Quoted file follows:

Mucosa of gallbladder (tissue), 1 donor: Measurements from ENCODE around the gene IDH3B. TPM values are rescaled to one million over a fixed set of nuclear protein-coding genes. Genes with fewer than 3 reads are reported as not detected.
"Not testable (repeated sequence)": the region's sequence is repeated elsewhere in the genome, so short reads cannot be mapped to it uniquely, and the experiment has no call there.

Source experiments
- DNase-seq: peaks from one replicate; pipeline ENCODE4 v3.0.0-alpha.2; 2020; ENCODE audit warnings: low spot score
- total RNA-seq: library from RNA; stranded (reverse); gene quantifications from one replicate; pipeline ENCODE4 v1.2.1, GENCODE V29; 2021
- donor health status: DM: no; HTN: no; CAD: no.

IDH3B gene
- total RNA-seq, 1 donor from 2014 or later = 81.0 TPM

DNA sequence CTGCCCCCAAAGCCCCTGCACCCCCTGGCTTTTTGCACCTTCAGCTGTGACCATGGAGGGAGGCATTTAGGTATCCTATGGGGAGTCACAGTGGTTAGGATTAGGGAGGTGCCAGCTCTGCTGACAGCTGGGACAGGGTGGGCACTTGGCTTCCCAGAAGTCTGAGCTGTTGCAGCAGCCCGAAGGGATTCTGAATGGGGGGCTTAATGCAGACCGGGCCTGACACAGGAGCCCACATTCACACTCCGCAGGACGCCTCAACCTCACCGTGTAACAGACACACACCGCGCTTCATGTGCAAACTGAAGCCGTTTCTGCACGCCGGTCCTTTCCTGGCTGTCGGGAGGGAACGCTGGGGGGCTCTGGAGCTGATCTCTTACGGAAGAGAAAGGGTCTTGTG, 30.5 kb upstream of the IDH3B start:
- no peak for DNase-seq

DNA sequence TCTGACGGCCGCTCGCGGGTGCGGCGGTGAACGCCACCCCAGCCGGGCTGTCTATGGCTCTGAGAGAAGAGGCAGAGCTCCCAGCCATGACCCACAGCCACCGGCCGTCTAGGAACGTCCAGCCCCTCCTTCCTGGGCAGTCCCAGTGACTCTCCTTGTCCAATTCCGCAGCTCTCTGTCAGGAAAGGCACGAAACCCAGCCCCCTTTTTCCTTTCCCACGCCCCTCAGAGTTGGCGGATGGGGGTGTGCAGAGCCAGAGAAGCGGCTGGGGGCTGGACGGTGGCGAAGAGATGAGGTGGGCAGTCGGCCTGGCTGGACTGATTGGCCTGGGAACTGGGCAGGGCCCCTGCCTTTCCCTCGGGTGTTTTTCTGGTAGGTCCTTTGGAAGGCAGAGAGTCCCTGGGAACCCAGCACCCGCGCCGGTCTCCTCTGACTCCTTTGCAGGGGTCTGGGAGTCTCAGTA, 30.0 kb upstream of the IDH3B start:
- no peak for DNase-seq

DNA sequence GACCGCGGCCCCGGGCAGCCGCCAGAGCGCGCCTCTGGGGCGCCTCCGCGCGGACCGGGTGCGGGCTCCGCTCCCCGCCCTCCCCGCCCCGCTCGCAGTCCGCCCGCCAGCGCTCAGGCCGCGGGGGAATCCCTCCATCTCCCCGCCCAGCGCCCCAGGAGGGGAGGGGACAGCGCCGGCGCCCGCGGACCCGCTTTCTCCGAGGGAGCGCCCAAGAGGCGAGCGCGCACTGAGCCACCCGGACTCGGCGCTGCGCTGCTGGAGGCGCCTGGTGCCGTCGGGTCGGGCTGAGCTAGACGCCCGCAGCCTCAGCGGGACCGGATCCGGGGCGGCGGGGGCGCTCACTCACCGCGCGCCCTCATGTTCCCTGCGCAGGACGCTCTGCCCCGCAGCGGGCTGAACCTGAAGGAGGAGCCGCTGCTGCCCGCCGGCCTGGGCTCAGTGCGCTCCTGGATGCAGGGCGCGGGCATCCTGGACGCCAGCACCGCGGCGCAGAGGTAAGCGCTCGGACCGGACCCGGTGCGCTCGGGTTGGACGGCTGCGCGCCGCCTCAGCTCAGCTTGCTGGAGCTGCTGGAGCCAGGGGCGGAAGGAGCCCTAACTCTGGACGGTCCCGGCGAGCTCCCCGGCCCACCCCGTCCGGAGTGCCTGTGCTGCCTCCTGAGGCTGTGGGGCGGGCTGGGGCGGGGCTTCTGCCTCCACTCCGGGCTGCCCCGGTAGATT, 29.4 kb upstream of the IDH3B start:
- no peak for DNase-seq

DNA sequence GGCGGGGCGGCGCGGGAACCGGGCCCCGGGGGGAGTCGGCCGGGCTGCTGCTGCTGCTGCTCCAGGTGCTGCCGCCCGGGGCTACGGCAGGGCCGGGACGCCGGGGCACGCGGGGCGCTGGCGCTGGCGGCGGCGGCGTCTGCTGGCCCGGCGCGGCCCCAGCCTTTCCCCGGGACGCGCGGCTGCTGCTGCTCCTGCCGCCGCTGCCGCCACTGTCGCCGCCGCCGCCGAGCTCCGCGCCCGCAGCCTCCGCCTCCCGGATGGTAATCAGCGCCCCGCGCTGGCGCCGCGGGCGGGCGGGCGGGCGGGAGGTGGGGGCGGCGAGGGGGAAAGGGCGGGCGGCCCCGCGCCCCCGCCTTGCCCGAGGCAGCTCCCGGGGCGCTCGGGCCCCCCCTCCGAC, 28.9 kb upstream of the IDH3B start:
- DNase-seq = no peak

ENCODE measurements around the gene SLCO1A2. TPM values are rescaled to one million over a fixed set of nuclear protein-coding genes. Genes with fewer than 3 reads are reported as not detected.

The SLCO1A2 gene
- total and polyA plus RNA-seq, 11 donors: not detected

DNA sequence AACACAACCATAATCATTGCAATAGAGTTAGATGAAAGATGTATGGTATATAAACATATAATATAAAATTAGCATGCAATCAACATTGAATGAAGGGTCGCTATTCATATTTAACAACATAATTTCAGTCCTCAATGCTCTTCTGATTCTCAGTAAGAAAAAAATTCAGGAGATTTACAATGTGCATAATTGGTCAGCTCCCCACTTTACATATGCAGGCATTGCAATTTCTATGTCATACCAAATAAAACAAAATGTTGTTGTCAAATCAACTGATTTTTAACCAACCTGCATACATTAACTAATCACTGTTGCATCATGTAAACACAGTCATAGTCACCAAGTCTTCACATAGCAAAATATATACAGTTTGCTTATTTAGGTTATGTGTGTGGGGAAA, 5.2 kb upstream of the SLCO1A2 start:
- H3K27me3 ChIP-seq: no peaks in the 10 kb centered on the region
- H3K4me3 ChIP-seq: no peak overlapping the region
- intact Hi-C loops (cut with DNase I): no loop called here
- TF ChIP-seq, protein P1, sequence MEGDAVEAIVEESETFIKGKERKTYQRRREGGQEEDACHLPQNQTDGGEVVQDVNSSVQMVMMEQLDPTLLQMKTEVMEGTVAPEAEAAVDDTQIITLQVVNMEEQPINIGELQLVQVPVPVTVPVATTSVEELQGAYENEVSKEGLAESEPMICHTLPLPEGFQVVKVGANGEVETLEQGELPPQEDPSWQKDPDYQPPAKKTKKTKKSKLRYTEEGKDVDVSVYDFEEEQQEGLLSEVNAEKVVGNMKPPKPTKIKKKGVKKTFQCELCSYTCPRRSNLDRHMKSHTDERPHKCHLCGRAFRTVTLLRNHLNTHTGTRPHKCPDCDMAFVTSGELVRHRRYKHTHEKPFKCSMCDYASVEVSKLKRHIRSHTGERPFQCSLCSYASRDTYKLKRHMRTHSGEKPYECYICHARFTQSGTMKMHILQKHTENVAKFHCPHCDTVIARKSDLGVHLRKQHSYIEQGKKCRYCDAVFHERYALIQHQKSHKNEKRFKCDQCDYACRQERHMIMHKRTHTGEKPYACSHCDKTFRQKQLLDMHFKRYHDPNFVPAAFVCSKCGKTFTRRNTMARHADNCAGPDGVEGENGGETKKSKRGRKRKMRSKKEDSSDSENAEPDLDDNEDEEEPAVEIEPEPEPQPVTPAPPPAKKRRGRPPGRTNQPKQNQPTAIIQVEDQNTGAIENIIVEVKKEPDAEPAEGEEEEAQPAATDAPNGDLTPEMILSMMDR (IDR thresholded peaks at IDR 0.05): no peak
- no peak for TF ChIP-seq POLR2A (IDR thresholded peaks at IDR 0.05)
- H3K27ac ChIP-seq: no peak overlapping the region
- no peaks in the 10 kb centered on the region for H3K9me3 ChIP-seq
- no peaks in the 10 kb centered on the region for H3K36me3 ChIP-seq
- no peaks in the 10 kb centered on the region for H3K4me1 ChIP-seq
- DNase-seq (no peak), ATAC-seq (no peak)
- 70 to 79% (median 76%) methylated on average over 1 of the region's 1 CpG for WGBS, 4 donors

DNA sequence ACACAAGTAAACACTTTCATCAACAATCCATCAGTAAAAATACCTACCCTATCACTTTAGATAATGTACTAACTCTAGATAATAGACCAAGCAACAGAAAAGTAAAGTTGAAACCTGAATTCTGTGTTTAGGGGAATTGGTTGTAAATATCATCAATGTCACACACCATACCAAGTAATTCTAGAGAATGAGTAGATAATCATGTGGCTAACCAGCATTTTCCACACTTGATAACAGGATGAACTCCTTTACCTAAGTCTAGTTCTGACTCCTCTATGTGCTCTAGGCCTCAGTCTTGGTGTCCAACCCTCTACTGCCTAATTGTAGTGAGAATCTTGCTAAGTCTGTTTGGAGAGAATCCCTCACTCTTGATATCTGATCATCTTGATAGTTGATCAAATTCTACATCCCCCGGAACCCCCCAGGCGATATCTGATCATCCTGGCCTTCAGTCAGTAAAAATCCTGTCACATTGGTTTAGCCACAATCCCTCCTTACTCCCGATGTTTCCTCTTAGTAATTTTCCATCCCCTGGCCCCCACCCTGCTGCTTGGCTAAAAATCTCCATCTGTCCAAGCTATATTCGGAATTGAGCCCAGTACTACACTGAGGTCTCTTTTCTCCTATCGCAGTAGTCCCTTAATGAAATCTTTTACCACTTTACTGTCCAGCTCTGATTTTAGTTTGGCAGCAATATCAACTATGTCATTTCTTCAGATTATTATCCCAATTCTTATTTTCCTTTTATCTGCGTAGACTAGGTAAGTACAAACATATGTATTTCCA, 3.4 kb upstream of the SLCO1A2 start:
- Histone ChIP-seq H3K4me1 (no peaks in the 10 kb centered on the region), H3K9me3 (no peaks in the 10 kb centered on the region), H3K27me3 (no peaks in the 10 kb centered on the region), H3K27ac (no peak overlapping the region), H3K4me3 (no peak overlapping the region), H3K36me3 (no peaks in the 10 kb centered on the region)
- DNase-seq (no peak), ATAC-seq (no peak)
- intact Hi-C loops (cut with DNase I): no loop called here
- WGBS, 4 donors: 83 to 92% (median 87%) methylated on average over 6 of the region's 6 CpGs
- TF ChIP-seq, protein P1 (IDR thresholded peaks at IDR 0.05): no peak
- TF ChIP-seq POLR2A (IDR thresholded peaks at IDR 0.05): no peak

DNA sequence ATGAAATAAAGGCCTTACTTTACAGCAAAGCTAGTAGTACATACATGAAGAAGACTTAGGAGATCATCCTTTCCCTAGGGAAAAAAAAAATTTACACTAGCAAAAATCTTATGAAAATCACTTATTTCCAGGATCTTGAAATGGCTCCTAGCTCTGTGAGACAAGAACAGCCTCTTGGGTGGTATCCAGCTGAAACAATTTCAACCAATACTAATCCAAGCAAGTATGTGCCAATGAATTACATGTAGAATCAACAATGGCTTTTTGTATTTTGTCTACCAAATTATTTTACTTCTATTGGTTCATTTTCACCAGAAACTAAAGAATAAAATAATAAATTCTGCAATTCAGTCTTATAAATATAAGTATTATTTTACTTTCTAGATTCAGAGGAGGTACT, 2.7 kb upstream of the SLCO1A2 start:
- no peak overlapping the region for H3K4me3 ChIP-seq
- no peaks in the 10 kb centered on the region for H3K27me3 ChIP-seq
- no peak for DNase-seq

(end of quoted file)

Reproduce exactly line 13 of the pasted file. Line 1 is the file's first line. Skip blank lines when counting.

DNA sequence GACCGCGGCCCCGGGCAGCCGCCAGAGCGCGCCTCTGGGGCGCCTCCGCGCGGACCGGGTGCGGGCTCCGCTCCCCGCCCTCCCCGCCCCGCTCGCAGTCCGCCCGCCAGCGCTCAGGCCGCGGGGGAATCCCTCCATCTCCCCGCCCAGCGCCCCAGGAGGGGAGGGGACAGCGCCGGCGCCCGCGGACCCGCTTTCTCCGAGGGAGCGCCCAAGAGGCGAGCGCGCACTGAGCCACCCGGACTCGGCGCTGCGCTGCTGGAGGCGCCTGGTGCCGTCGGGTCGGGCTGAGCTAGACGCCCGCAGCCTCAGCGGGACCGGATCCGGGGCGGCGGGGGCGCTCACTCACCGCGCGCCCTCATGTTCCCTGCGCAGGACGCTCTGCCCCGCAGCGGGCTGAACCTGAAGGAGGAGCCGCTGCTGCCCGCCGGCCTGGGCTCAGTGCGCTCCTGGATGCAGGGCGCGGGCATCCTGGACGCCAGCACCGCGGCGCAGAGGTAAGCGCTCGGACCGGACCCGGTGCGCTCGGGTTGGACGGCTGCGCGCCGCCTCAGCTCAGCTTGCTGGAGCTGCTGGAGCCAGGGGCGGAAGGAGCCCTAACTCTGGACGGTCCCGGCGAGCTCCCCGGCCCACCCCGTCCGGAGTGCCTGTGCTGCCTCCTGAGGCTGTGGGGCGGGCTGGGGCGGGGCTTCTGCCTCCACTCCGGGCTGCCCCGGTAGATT, 29.4 kb upstream of the IDH3B start: